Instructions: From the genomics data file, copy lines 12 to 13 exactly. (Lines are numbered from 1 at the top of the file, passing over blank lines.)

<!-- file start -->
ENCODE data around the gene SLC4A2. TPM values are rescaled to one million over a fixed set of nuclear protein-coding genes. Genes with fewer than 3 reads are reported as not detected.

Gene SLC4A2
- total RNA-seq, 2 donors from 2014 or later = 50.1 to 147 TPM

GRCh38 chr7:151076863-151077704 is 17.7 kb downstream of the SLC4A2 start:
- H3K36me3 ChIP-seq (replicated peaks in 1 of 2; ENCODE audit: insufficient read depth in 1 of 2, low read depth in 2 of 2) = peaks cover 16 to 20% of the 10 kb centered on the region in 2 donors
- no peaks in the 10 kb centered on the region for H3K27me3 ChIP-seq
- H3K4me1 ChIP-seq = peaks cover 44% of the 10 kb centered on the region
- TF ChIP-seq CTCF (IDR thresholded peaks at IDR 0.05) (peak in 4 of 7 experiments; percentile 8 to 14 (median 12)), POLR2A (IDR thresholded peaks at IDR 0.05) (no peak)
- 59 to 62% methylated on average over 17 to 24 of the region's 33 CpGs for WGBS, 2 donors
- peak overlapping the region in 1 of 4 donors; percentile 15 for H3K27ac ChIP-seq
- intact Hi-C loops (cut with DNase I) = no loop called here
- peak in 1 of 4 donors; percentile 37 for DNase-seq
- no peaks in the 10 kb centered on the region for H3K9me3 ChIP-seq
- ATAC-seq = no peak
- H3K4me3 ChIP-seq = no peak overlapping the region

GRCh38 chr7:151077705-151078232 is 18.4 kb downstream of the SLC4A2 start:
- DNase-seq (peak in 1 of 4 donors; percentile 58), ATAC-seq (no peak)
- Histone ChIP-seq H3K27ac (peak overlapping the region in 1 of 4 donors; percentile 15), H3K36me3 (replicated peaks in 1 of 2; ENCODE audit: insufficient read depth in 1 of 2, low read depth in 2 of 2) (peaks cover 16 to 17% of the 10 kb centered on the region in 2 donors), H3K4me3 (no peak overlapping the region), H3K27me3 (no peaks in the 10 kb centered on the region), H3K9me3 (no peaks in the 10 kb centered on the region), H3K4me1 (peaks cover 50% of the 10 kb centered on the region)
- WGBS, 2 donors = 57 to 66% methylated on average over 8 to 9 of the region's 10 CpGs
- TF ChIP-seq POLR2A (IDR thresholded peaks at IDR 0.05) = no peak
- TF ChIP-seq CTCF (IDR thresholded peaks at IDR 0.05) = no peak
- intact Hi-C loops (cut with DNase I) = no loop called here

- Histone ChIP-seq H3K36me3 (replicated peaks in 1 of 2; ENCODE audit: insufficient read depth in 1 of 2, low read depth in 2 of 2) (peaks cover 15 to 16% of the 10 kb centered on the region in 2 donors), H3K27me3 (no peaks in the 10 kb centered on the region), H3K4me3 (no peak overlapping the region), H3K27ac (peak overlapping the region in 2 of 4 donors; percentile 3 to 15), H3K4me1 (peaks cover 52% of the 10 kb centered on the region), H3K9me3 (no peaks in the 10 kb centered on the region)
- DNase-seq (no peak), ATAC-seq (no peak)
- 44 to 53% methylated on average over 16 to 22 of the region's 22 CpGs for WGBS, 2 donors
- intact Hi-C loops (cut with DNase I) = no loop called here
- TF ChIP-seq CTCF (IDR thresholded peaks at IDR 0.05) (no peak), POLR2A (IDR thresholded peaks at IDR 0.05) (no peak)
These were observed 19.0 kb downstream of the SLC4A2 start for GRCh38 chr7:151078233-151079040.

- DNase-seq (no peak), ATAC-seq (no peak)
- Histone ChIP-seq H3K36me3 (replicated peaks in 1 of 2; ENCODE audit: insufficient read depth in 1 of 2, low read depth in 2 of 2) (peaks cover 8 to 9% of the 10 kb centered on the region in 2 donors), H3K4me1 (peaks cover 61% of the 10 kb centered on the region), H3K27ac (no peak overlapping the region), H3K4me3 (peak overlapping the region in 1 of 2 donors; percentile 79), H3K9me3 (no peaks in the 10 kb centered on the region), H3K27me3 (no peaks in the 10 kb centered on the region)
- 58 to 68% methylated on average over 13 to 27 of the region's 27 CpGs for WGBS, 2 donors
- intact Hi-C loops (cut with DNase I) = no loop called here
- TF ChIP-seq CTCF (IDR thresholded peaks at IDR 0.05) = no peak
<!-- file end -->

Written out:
- peak in 1 of 4 donors; percentile 37 for DNase-seq
- no peaks in the 10 kb centered on the region for H3K9me3 ChIP-seq